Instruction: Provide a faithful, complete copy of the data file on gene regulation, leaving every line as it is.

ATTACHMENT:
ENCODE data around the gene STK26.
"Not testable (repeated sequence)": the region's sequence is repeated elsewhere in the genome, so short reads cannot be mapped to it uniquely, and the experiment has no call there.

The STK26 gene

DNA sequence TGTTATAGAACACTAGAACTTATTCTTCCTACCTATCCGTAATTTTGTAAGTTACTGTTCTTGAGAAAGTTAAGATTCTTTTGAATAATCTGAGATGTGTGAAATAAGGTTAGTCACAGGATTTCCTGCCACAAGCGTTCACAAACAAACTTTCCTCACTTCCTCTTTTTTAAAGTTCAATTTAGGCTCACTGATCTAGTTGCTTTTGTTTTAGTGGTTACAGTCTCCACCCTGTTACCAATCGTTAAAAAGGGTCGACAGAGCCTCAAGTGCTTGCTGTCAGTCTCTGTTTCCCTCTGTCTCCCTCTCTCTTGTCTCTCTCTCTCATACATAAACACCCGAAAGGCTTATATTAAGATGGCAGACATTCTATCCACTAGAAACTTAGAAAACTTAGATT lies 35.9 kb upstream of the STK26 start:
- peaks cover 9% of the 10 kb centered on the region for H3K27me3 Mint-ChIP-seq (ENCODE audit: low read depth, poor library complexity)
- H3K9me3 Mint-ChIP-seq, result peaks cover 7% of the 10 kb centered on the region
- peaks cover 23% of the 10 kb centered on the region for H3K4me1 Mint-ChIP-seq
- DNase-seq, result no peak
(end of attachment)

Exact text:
ENCODE data around the gene STK26.
"Not testable (repeated sequence)": the region's sequence is repeated elsewhere in the genome, so short reads cannot be mapped to it uniquely, and the experiment has no call there.

The STK26 gene

DNA sequence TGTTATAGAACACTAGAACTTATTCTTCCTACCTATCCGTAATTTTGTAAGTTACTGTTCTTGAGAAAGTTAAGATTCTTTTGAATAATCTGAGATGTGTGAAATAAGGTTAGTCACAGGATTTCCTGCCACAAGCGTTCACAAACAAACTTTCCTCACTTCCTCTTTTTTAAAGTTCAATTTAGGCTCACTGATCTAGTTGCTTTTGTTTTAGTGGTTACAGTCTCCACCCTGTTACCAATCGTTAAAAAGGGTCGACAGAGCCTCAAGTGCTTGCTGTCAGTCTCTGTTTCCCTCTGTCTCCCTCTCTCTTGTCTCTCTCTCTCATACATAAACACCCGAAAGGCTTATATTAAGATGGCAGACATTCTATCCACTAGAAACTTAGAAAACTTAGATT lies 35.9 kb upstream of the STK26 start:
- peaks cover 9% of the 10 kb centered on the region for H3K27me3 Mint-ChIP-seq (ENCODE audit: low read depth, poor library complexity)
- H3K9me3 Mint-ChIP-seq, result peaks cover 7% of the 10 kb centered on the region
- peaks cover 23% of the 10 kb centered on the region for H3K4me1 Mint-ChIP-seq
- DNase-seq, result no peak